How to Tell Legitimate Debt Relief from a Scam

Personal debt can easily get out of hand. Sometimes people need to rely on credit cards to get through a difficult period, and the balances can quickly balloon. In other cases, what seemed like a manageable amount of debt can suddenly become an unbearable burden after an unexpected job loss. One of the most common causes of bankruptcy is medical debt, which can skyrocket when you or a loved one have no choice but to undergo life-saving treatments. In all of these cases, the mounting debt can seem like a hurdle you will never overcome. Luckily, there are credit counseling services that can help. A reliable and honest credit counseling service offers practical advice and legal guidance to help you pay down your debt. Some may even negotiate with your debtors on your behalf. Unfortunately, debt relief is also a magnet for scammers and unscrupulous businesses who are happy to take large sums of money for little or no help.

What Not to Do

When it comes to debt relief, Dale recommends following the same advice as with any business: never hand over money in exchange for a promise. While some legitimate businesses do require down payments, you should at least have a written contract, and you should never fork over all or most of the money upfront. If you’re hiring someone to help you with your debt, no legitimate debt relief company will ask you for money upfront. Instead, most work on a fee basis, and they only charge you when and if they get results. You should never pay for debt relief until the service you hire has already succeeded in reducing or managing your debt.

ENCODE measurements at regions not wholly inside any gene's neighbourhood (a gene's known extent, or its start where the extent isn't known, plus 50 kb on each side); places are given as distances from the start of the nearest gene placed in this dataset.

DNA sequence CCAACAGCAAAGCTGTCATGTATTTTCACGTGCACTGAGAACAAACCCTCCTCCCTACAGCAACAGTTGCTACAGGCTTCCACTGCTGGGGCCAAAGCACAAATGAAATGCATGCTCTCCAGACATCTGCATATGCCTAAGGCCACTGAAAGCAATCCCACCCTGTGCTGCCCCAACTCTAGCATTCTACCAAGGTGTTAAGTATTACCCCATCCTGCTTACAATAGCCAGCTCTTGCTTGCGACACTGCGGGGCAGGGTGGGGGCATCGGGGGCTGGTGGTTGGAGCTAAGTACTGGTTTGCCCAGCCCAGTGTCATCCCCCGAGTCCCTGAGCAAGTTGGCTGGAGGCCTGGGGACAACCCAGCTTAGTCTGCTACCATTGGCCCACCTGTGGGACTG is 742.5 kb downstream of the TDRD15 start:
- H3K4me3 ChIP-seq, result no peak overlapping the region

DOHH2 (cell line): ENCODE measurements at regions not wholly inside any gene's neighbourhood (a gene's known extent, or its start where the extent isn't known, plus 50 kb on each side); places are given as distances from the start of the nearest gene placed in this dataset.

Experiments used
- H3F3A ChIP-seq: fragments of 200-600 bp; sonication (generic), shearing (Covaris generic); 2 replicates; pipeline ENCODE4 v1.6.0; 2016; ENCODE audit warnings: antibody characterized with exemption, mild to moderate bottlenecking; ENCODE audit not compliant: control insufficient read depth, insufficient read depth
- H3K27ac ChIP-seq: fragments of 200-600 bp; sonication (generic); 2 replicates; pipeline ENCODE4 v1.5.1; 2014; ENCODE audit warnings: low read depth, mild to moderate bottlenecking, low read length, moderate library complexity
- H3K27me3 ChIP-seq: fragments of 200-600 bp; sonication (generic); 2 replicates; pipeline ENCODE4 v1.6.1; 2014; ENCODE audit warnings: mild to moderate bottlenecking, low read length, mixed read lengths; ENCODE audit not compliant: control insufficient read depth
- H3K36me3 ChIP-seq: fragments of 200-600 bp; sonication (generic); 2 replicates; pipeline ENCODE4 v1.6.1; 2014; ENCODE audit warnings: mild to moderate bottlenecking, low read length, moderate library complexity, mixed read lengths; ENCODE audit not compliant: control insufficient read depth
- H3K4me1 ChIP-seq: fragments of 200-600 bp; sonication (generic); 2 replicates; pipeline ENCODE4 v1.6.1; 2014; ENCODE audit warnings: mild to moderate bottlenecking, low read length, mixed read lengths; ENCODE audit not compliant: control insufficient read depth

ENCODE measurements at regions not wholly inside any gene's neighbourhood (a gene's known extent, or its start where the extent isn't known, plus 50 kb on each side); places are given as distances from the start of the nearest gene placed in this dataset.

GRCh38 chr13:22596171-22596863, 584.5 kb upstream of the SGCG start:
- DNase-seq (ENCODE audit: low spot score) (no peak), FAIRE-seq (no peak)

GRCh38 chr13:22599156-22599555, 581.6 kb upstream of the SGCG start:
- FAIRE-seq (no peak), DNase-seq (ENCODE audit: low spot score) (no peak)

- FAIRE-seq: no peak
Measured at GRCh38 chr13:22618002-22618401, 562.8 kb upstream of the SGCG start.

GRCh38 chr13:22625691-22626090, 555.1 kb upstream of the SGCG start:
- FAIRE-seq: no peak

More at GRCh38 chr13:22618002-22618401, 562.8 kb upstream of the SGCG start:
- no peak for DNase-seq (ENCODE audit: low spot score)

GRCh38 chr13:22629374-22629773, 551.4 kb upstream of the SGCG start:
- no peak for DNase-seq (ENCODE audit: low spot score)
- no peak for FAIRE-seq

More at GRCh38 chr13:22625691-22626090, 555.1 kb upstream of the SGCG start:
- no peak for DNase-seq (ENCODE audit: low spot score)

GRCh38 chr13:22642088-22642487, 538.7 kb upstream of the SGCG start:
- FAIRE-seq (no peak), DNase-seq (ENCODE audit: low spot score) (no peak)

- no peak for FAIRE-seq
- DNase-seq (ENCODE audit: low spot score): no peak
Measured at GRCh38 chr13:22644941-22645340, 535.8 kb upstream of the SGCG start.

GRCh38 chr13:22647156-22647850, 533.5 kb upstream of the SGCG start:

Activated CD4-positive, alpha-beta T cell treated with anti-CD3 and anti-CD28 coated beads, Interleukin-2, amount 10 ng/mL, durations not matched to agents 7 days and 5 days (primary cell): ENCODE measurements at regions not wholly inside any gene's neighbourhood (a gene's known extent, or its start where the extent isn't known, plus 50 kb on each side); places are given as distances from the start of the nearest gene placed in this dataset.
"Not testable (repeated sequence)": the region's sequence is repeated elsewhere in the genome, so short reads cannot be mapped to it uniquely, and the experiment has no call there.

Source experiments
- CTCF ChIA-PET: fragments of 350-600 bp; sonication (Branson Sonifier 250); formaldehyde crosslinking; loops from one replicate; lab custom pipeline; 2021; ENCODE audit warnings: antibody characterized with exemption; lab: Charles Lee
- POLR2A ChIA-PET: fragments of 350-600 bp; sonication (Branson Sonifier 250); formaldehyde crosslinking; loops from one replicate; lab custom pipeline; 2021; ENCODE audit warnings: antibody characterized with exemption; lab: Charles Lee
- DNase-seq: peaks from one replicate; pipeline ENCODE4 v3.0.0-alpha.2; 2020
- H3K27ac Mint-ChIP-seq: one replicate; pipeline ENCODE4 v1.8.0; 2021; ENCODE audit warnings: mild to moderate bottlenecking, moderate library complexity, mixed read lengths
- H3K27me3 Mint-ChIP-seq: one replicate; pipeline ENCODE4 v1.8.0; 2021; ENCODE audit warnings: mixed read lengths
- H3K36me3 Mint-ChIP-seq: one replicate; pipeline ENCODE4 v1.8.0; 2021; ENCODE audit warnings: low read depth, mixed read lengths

Georgia law protects consumers from predatory debt relief companies. First, no debt adjuster may charge a fee greater than 7.5% of the amount of funds disbursed monthly to the creditors. Second, all funds (minus the fees) must be disbursed to creditors within 30 days of when they are received. The law also requires debt adjusters to keep your funds in a separate, insured account and regularly provide the state with paperwork to prove that they are following the laws.

Other Options

If you’re worried about your debt but aren’t ready to turn to a professional debt adjuster, you can start with some non-profit services. Many non-profits offer some form of credit counseling, often based on your income or other factors. Credit unions and banks may also help. And there is always the option to pick up the phone and call your creditors directly. Most creditors would rather work with you than have you declare bankruptcy, and they may have established systems to help people who can’t make their payments.

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